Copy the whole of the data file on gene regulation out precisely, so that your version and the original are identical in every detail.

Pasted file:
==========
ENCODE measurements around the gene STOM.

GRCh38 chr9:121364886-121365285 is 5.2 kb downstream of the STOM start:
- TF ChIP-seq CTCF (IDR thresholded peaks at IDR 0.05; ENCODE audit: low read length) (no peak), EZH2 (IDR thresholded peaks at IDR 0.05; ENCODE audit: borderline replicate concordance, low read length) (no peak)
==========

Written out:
ENCODE measurements around the gene STOM.

GRCh38 chr9:121364886-121365285 is 5.2 kb downstream of the STOM start:
- TF ChIP-seq CTCF (IDR thresholded peaks at IDR 0.05; ENCODE audit: low read length) (no peak), EZH2 (IDR thresholded peaks at IDR 0.05; ENCODE audit: borderline replicate concordance, low read length) (no peak)